Arriving as passionate as she was serious, Irish wailer Sinead O'Connor rejected and revolutionized the music industry's notions of what a female pop star should look like, act like, or behave like. She entered the global frame in 1987 with her head-turning debut album, The Lion and the Cobra, which contained the college rock/pre-"alternative"-era hits "Mandinka" and "(I Want Your) Hands on Me." In one early career highlight, she performed "Mandinka" on the 1989 Grammys in a startling breakthrough performance. Of course, the zenith of O'Connor's career is I Do Not Want What I Haven't Got's "Nothing Compares 2 U," a timeless global hit penned by Prince and propagated by a bracingly intimate music video. Her discography continued in the decades to come with mixed success, though she received warm critical notices for 2014's I'm Not Bossy, I'm the Boss and especially 2012's How About I Be Me (And You Be You)? Of course, the elephant in the room is that O'Connor is a polarizing figure; she's stepped into the ring with everyone from Catholics to Miley Cyrus. But what has to be acknowledged is her knockout voice and warrior's resolve, as well as her influence on so many artists that followed her lead (see: any female "alternative" star of the '90s and beyond, and more than a few acts on the Lilith Fair roster). In spite of all the tabloid press and social media dust-ups that have tarnished her public perception over the years, O'Connor seems to have recently arrived at a state of grace and clarity, with a critically hailed early-2020 performances. A continuation of her career, that she keeps sharing her gift, is something to hope for.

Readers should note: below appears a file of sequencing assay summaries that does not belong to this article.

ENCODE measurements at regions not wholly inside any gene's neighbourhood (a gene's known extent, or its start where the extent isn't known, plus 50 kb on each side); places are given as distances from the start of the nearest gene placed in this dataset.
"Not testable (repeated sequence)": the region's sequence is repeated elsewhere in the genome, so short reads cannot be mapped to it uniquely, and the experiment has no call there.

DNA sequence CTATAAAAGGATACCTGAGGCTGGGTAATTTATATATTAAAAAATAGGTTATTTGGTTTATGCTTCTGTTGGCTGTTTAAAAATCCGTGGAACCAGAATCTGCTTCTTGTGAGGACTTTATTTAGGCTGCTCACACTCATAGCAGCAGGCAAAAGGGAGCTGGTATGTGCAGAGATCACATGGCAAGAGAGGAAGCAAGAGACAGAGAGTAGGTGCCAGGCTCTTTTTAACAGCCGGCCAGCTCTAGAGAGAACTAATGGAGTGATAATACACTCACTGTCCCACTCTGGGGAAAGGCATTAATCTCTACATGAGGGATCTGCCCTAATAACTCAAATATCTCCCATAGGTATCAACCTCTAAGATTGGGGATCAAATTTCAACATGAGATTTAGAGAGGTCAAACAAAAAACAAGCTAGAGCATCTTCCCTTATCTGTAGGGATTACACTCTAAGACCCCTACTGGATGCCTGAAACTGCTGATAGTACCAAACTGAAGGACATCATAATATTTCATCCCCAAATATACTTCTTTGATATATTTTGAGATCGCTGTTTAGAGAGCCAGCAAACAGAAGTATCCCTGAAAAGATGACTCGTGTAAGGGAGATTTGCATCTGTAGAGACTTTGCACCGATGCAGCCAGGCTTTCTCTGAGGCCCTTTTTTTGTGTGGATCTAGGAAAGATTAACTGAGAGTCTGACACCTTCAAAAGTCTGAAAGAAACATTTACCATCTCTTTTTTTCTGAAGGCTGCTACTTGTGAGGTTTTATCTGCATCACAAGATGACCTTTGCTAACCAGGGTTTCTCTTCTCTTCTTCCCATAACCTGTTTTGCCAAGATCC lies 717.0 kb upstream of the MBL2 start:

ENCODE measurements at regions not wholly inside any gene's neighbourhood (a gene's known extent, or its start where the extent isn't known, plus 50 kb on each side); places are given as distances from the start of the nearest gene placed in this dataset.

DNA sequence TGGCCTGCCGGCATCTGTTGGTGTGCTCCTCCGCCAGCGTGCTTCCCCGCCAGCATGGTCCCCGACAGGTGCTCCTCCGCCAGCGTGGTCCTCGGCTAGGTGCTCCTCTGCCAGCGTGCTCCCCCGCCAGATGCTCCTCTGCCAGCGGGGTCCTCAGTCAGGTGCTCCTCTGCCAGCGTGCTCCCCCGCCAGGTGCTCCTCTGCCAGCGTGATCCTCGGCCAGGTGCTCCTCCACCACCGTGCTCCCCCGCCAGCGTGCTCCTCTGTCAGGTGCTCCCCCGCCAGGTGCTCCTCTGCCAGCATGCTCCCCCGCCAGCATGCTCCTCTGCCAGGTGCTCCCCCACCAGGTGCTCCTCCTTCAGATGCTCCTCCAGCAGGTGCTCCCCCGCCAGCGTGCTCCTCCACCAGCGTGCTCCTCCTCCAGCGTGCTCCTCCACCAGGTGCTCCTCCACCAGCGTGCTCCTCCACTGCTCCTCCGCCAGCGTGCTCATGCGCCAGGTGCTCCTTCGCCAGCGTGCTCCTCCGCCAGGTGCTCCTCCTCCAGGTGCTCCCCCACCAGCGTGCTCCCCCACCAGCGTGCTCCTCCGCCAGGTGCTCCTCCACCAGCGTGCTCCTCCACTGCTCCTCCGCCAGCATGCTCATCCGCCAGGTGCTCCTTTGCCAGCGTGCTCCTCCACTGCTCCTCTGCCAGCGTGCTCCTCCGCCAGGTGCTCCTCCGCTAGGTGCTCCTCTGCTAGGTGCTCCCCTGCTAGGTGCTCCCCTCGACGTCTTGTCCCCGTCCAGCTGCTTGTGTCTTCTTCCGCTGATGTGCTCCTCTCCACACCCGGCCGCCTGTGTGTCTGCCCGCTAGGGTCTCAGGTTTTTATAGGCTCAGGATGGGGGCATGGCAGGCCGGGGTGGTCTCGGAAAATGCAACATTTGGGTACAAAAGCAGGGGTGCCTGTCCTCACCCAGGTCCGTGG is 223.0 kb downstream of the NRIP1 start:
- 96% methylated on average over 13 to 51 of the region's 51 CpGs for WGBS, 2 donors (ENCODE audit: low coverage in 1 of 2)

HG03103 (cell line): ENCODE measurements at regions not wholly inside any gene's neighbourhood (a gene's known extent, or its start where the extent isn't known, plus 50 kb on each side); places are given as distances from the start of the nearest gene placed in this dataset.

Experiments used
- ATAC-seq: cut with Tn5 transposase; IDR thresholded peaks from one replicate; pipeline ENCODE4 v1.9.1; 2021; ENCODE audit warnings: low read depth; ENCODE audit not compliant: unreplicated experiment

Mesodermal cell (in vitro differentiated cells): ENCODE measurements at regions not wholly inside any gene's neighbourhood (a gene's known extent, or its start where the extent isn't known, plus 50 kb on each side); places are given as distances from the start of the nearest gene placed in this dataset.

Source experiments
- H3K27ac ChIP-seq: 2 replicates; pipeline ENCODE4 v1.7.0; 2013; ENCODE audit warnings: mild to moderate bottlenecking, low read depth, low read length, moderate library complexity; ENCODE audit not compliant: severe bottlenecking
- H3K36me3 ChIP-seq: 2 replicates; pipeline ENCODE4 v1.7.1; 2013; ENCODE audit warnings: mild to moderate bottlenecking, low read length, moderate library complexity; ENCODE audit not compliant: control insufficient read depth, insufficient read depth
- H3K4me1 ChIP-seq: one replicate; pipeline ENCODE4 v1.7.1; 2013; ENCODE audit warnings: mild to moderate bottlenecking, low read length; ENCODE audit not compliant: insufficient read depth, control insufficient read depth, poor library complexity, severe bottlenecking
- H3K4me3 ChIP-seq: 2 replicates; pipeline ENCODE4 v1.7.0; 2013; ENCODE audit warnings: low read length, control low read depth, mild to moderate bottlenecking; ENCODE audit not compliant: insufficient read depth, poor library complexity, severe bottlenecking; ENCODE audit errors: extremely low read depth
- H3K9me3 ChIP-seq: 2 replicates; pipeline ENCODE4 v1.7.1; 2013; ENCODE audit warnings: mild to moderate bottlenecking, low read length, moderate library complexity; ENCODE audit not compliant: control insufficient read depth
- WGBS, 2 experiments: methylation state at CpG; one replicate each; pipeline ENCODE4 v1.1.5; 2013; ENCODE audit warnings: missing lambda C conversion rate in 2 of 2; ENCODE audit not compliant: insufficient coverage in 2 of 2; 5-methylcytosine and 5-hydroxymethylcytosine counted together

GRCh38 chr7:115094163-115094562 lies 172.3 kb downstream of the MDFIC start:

Where's the Beefheart? The late, bonkers experimentalist Don Van Vliet has been eligible nearly 30 years, but so far no Rock Hall love for his transgressive yet influential art-rock. A friend and collaborator of Frank Zappa (see: Bongo Fury), Captain Beefheart is a rare bird, and one that fellow outsiders Tom Waits and PJ Harvey have modeled their musical approach after. The admiration has stretched into the 21st century, as Third Man Records, Jack White's label, recently reissued the Beefheart masterpiece Trout Mask Replica. Besides White and certainly Beck Hansen, left-field outfits from Devo to Mr. Bungle to Morphine to Tune-Yards owe a debt to the Captain. His is a daunting, zigzagging catalog of variable accessibility, a demented blues/free-jazz racket that fascinates and clears rooms in equal measure. However, it bears noting that the lyrics "I'm playin' this music/ So the young girls will come out/To meet the monster tonight," from "Tropical Hot Dog Night," are among the most honest a musician could write.
Six Grammys, obvious influence, 25 million records sold... what more does Outkast have to do for a Rock Hall nomination? What will it take to make the ceremony a "Player's Ball?" Besides hits and commercial success, André "3000" Benjamin and Antwan "Big Boi" Patton have always had the critics on their side. In fact, three of their albums — Aquemini, Stankonia, and Speakerboxxx/The Love Below just made Rolling Stone's recent 500 Greatest Albums of All Time. The most visible representatives of the Dirty South, this Atlanta duo's chemistry and lethal rap flow yielded music that was wildly progressive, kinetic, and full of funk and soul. That they evolved so impressively and attained such great commercial heights makes them one of hip-hop's most indisputable success stories. In their words, "... the coolest motherfunkers on the planet." The Rock Hall's flawed, logjammed induction system is epitomized by its failure to even nominate an act like Outkast; this is the caliber of of artist that shouldn't sit on the shelf for two nomination cycles, as they have.